ABSTRACT: Acute post-traumatic brain swelling (BS) is one of the pathological forms that need emergent treatment following traumatic brain injury. There is controversy about the effects of craniotomy on acute post-traumatic BS. The aim of the present clinical study was to assess the efficacy of unilateral decompressive craniectomy (DC) or unilateral routine temporoparietal craniectomy on patients with unilateral acute post-traumatic BS.
Seventy-four patients of unilateral acute post-traumatic BS with midline shifting more than 5 mm were divided randomly into two groups: unilateral DC group (n = 37) and unilateral routine temporoparietal craniectomy group (control group, n = 37). The vital signs, the intracranial pressure (ICP), the Glasgow outcome scale (GOS), the mortality rate and the complications were prospectively analysed.
The mean ICP values of patients in the unilateral DC group at hour 24, hour 48, hour 72 and hour 96 after injury were much lower than those of the control group (15.19 +/- 2.18 mmHg, 16.53 +/- 1.53 mmHg, 15.98 +/- 2.24 mmHg and 13.518 +/- 2.33 mmHg versus 19.95 +/- 2.24 mmHg, 18.32 +/- 1.77 mmHg, 21.05 +/- 2.23 mmHg and 17.68 +/- 1.40 mmHg, respectively). The mortality rates at 1 month after treatment were 27% in the unilateral DC group and 57% in the control group (p = 0.010). Good neurological outcome (GOS Score of 4 to 5) rates 1 year after injury for the groups were 56.8% and 32.4%, respectively (p = 0.035). The incidences of delayed intracranial hematoma and subdural effusion were 21.6% and 10.8% versus 5.4% and 0, respectively (p = 0.041 and 0.040).
Our data suggest that unilateral DC has superiority in lowering ICP, reducing the mortality rate and improving neurological outcomes over unilateral routine temporoparietal craniectomy. However, it increases the incidence of delayed intracranial hematomas and subdural effusion, some of which need secondary surgical intervention. These results provide information important for further large and multicenter clinical trials on the effects of DC in patients with acute post-traumatic BS.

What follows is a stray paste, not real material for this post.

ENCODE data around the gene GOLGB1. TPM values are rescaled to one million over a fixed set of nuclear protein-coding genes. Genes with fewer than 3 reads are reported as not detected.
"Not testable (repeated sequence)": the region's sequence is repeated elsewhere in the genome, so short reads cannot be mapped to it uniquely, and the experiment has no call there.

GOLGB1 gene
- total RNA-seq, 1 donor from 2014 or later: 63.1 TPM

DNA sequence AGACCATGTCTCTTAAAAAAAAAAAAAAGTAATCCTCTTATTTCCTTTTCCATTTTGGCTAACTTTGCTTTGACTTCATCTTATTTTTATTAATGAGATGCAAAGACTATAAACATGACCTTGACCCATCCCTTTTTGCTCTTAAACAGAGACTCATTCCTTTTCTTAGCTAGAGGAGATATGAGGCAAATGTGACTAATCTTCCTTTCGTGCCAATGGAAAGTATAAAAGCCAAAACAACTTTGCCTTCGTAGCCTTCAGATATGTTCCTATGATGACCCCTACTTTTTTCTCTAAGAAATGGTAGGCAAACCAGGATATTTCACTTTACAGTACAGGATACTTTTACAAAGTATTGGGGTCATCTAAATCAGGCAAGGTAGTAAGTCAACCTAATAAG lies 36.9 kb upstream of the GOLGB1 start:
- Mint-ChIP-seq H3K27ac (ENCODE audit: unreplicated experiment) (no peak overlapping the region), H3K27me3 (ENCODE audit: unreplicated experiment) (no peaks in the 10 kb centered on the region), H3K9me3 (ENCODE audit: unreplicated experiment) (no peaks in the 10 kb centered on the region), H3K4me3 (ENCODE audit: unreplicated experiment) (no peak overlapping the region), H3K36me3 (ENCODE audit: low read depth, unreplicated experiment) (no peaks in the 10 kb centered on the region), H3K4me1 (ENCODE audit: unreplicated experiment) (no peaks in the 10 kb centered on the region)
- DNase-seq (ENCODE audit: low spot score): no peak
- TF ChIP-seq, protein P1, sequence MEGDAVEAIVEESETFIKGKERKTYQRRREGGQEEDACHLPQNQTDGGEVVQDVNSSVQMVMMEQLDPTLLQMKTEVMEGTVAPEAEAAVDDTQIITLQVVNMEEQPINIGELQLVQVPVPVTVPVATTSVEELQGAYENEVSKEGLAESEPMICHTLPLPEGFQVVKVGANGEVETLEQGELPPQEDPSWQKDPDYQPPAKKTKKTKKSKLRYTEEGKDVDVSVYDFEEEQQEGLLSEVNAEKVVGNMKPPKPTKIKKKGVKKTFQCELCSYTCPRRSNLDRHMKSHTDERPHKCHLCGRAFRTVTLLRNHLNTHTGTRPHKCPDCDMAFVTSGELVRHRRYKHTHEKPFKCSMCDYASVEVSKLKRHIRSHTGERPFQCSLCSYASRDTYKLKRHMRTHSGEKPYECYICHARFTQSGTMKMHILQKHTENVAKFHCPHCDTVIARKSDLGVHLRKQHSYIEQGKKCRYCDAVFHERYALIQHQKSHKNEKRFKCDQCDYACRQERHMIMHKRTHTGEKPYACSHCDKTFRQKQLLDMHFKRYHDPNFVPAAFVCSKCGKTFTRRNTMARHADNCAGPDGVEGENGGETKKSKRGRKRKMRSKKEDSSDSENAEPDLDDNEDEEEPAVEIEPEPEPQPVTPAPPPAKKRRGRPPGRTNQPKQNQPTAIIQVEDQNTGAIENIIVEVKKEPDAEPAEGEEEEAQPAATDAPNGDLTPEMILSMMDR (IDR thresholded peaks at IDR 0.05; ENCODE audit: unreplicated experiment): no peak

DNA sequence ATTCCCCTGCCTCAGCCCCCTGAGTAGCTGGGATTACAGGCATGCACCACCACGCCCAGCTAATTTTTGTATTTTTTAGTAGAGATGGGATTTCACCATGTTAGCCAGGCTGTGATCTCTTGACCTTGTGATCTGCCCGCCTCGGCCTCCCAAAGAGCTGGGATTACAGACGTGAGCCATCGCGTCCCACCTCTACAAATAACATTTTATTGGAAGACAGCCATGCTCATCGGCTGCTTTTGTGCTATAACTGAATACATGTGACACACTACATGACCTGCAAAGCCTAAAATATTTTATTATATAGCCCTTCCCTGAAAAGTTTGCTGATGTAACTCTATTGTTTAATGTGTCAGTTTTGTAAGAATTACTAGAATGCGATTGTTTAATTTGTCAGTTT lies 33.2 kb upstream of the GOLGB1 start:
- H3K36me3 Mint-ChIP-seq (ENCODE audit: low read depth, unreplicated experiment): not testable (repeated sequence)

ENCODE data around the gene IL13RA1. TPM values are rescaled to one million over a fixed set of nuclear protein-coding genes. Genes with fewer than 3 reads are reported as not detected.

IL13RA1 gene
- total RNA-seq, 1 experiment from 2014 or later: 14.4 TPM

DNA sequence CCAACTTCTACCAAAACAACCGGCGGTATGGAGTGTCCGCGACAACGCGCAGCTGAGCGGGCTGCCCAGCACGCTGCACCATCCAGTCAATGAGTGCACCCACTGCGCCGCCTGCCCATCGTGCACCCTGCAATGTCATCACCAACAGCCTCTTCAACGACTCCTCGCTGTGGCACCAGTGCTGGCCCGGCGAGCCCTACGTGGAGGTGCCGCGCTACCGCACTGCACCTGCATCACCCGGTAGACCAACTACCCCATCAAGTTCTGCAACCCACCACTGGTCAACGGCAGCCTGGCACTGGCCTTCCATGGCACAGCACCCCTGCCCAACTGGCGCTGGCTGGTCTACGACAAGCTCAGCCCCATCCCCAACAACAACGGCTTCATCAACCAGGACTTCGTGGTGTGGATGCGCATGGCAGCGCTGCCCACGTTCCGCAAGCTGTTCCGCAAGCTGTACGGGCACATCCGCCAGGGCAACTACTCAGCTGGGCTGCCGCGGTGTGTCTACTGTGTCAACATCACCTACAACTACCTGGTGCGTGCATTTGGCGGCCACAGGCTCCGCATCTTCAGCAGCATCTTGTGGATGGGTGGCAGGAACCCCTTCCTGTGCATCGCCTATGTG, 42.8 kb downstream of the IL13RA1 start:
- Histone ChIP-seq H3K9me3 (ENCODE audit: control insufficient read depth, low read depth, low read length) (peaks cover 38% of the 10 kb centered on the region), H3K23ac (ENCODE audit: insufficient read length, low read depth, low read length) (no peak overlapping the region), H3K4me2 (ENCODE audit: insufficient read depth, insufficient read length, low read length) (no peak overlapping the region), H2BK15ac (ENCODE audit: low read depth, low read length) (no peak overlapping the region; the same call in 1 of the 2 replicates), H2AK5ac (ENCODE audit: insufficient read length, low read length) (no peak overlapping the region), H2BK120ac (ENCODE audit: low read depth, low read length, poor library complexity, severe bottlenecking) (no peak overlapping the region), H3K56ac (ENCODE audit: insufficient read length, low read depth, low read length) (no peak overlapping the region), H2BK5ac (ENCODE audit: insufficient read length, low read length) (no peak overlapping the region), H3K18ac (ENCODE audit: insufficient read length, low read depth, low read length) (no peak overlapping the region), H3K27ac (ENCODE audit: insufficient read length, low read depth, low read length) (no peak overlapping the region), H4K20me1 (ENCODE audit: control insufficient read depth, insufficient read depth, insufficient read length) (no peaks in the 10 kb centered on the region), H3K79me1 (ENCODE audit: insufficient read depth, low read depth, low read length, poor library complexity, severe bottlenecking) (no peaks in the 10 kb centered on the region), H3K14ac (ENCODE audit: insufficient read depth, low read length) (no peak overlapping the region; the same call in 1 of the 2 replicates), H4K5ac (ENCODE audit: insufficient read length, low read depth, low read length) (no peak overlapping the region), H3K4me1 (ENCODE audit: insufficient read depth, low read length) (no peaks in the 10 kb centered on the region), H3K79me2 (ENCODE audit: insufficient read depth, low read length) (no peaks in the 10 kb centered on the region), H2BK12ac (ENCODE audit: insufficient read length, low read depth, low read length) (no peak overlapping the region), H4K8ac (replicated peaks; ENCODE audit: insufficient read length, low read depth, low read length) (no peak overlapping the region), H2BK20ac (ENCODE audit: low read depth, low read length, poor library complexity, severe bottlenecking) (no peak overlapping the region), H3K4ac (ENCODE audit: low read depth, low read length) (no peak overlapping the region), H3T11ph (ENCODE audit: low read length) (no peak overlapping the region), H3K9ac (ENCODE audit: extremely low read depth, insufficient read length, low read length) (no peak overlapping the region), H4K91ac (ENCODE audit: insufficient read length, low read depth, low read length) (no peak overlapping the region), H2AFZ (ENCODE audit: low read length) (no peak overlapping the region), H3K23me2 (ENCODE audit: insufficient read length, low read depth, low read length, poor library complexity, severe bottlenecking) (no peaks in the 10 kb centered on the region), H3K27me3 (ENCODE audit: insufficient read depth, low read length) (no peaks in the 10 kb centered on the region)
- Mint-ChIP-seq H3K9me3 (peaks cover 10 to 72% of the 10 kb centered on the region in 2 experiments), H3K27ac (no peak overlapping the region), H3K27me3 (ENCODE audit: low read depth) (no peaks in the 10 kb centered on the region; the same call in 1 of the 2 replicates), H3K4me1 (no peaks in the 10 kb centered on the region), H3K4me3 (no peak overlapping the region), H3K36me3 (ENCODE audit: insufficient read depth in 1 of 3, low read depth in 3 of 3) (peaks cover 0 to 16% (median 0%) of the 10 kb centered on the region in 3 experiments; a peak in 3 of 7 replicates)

Critical care (London, England) 11/2009; 13(6):R185. · 4.61 Impact Factor
ABSTRACT: We investigated the effects of therapeutic mild hypothermia on patients with severe traumatic brain injury after craniotomy (TBI).
Eighty patients with severe TBI after unilateral craniotomy were randomized into a therapeutic hypothermia group with the brain temperature maintained at 33 degrees C to 35 degrees C for 4 days, and a normothermia control group in the intensive care unit. Vital signs, intracranial pressure, serum superoxide dismutase level, Glasgow Outcome Scale scores, and complications were prospectively analyzed.
The mean intracranial pressure values of the therapeutic hypothermia group at 24, 48, and 72 hours after injury were much lower than those of the control group (23.49 +/- 2.38, 24.68 +/- 1.71, and 22.51 +/- 2.44 vs 25.87 +/- 2.18, 25.90 +/- 1.86, and 24.57 +/- 3.95 mm Hg; P = .000, .000, and .003, respectively). The mean serum superoxide dismutase levels of the therapeutic hypothermia group at days 3 and 7 were much higher than those of the control group at the same time point (533.0 +/- 103.4 and 600.5 +/- 82.9 vs 458.7 +/- 68.1 and 497.0 +/- 57.3 mug/L, respectively; P = .000). The percentage of favorable neurologic outcome 1 year after injury was 70.0% and 47.5%, respectively (P = .041). Complications, including pulmonary infections (57.5% in the therapeutic hypothermia group vs 32.5% in the control group; P = .025) were managed without severe sequelae.
Therapeutic mild hypothermia provides a promising way in the intensive care unit for patients with severe TBI after craniotomy.
Journal of Critical Care 10/2007; 22(3):229-35. · 2.13 Impact Factor
ABSTRACT: Therapeutic hypothermia is a promising treatment for patients with severe traumatic brain injury (TBI). We present here the results of a study in which noninvasive selective brain cooling (SBC) was achieved using a head cap and neckband. Ninety patients with severe TBI were divided into a normothermia control group (n=45) and a SBC group (n=45), whose brain temperature was maintained at 33-35 degrees C for 3 days using a combination of head and neck cooling. At 24, 48 and 72h after injury, the mean intracranial pressure (ICP) values of the patients who underwent SBC were lower than those of the normothermia controls (19.14+/-2.33, 19.72+/-1.73 and 17.29+/-2.07 mmHg, versus 23.41+/-2.51, 20.97+/-1.86, and 20.13+/-1.87 mmHg, respectively, P<0.01). There was a significant difference in the neurological recovery of the two groups at the 6-month follow-up after TBI. Good neurological outcome (Glasgow Outcome Scale score of 4 to 5) rates 6 months after injury were 68.9% for the SBC group, and 46.7% for the control group (P<0.05). There were no complications resulting in severe sequelae. In conclusion, the noninvasive SBC described here is a safe method of administering therapeutic hypothermia, which can reduce ICP and improve prognosis without severe complications in patients with severe TBI.
Journal of Clinical Neuroscience 12/2006; 13(10):995-1000. · 1.25 Impact Factor